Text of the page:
Teenage pregnancy

Find out about taking steps to avoid pregnancy, what your options are if you are pregnant and where you can get support whatever decision you make.

Preventing pregnancy - Contraception choices

If you are in a sexual relationship it is possible to get pregnant. Your school nurse and sexual health clinic staff can talk to you about which type of contraception is best for you, and arrange for you to receive it free of charge. Also look out for the Love Bus which visits many schools and colleges in the East Riding!

Long acting reversible contraception such as coils (intrauterine devices/systems) and implants are the most effective in preventing pregnancy, but only condoms protect against sexually transmitted infections such as Chlamydia.

Emergency contraception

If you have had unprotected sex, or a condom has split, the most effective emergency contraception is the emergency coil, available from sexual health clinics. You can also get emergency hormonal contraception (EHC) (the morning after pill) from many pharmacies across the East Riding (check with the pharmacy before travelling), sexual health clinics and school nurses. EHC should be taken as soon as possible and within five days of unprotected sex.

I think I'm pregnant - what can I do?

If you think you may be pregnant, the first step is to take a pregnancy test. Websites such as Sexwise, NHS pregnancy section and the Conifer Sexual Health Services provide information and advice on what your options are, and where you can get information and support on whatever you choose.

Useful links

Take Notice
Search the website for contraception advice and what to do when you find out you are pregnanet.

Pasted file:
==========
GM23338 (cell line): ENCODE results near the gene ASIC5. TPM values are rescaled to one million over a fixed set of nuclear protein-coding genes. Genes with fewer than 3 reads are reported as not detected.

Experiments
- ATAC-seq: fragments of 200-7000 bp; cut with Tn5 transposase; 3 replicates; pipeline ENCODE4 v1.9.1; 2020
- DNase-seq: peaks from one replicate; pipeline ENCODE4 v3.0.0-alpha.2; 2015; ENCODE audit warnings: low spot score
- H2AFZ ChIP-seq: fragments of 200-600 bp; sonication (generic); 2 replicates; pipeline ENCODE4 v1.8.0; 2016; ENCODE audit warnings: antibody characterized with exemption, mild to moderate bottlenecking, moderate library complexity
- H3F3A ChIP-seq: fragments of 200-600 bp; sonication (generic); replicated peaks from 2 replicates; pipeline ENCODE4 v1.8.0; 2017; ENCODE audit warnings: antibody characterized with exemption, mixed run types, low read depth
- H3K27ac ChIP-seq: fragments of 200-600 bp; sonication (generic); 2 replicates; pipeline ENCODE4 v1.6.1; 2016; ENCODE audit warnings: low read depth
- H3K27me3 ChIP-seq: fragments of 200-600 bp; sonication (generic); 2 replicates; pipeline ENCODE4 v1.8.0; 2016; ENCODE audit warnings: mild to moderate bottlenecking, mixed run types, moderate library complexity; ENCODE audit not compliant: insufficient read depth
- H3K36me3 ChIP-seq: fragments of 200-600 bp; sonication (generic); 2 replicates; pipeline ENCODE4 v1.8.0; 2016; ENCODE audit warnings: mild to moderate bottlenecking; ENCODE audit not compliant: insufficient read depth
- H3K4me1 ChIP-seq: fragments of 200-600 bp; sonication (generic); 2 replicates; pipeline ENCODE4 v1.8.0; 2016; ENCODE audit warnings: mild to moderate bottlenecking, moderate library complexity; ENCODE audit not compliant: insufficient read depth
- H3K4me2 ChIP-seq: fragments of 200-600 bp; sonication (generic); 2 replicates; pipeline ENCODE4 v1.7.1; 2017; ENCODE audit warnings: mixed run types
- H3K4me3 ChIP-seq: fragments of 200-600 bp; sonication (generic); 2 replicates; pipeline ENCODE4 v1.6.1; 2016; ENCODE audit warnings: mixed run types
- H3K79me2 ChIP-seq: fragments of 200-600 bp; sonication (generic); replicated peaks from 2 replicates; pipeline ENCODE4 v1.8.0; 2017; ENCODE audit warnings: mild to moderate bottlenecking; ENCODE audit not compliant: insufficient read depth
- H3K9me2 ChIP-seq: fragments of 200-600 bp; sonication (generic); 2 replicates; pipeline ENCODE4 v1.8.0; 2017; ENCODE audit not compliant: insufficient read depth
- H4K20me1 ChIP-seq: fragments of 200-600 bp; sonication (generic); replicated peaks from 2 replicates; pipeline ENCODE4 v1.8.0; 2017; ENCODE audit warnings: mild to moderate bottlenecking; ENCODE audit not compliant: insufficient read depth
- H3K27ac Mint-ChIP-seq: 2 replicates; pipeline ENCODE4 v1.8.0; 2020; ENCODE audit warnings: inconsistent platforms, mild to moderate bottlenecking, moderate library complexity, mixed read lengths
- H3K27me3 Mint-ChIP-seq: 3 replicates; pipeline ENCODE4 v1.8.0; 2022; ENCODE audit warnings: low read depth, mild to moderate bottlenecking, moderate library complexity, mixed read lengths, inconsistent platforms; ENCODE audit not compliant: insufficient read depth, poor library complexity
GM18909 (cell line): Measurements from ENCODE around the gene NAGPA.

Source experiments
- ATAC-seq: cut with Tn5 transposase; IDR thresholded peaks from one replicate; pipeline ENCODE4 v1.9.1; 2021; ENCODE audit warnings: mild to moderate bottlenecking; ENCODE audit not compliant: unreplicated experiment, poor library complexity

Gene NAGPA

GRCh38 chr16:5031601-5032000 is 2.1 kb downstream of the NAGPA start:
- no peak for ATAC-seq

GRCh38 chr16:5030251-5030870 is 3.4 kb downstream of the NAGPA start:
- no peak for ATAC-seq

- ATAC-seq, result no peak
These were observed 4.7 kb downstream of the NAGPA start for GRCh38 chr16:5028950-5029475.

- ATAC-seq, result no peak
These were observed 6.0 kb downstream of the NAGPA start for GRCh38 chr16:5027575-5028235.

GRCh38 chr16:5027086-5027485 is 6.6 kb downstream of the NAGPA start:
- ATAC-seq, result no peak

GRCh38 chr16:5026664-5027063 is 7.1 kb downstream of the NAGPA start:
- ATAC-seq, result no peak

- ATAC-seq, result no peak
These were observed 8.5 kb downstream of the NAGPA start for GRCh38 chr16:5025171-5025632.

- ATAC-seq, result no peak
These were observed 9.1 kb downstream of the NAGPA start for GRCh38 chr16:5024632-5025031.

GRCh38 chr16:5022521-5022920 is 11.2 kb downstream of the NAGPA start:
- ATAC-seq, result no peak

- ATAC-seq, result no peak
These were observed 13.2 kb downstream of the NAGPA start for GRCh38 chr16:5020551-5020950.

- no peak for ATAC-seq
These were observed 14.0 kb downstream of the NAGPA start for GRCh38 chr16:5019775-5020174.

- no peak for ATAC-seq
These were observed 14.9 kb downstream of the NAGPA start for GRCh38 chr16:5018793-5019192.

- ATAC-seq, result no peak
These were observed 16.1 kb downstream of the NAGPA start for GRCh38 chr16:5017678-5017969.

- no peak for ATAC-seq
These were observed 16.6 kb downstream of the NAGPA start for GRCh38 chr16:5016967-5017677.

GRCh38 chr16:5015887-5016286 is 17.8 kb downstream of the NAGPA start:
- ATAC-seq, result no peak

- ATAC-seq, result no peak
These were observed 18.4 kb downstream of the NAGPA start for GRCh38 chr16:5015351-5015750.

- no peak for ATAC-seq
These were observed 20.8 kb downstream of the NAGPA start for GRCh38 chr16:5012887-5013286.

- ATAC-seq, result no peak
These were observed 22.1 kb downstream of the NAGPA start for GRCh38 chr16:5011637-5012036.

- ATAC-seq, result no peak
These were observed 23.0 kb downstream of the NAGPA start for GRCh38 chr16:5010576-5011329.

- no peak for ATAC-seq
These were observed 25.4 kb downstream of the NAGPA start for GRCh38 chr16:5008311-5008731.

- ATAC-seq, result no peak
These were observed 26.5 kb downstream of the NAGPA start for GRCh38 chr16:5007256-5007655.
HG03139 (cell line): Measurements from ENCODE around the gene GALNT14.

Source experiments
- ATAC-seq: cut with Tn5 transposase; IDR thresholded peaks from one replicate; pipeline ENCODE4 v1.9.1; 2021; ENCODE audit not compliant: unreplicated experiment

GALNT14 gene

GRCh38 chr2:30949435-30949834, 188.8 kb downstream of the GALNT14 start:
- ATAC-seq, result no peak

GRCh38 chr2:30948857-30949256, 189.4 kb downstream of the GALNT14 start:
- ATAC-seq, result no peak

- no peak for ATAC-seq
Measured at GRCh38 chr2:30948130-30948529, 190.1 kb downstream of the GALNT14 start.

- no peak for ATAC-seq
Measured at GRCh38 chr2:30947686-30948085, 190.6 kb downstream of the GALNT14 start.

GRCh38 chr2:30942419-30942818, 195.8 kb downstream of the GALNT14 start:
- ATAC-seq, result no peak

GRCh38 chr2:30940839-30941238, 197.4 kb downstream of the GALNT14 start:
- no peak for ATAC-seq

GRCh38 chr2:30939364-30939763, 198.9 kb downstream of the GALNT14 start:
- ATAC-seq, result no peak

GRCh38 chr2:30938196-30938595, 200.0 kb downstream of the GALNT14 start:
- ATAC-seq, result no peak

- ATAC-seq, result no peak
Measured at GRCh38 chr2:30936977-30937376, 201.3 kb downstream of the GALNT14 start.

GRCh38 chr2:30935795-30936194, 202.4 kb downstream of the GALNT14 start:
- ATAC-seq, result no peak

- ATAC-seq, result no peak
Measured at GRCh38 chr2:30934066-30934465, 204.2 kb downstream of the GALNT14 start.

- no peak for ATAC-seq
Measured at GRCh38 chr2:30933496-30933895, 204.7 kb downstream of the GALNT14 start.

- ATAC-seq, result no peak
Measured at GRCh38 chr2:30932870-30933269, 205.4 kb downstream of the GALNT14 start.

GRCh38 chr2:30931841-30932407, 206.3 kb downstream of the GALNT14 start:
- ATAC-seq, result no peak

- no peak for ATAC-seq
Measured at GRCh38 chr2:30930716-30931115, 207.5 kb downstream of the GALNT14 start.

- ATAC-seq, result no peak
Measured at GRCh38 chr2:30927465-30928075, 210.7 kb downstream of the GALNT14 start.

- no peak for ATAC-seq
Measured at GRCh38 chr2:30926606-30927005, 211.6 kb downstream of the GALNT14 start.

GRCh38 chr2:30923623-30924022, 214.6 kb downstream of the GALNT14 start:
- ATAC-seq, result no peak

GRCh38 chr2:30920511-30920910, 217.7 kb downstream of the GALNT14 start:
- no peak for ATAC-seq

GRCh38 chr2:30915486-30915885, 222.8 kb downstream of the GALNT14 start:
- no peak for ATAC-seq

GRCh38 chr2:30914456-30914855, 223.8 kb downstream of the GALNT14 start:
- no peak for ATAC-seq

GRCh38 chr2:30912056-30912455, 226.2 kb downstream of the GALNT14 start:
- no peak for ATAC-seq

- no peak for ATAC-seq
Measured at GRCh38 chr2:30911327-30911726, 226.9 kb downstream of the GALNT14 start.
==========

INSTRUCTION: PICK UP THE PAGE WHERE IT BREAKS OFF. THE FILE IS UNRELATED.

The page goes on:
Sexwise page
Take Notice
Useful online information and support or visit its centre in Hull and outreach offices in surrounding areas.
Conifer page

More services can be found below.


Any doctor or midwife you see will not share information about your pregnancy with anyone else if you don't want them to, unless you are under 16 and at serious risk of harm. You do not have to tell your parents, but it may be helpful to talk things through with someone close that you trust, or a doctor, nurse or counsellor. Services such as your doctor's surgery and sexual health clinics can support you and give you information to help you decide what to do.

There are options available to you, which are your decision alone to make.

You can decide to:

  • continue with the pregnancy,
  • seek termination of the pregnancy (abortion),
  • Or the baby can be put up for adoption.

There are services and benefits available to you to look after yourself and your baby if you choose to raise them yourself. Only you can choose which option is right for you, as it affects your life.

Abortion is safer and easier the earlier it is done on pregnancy. Find more information on Sexwise.

How does teenage pregnancy affect wellbeing?

Between the ages of 13 and 19 our bodies are still growing and undergoing a lot of hormone changes. Being pregnant during this time puts increased strain on the mother's body, so extra care should be taken. There are extra risks which may affect young mothers and their babies, so if you are expecting a baby, it is important you refer yourself to your local midwife services as soon as possible. These risk will not affect all young mothers, but it is important to start your antenatal care early to keep you and your baby as healthy and safe as possible.

Your midwife will be able to give you information about the support available during pregnancy and after your baby is born. If you are still in full time education the NHS Choices website has more information about your options.

Post-pregnancy Contraception

Midwifes and abortion providers will both give you information about your future contraception choices, and may be able to arrange provision of contraception while you are still in their care.

Use the services below to find support: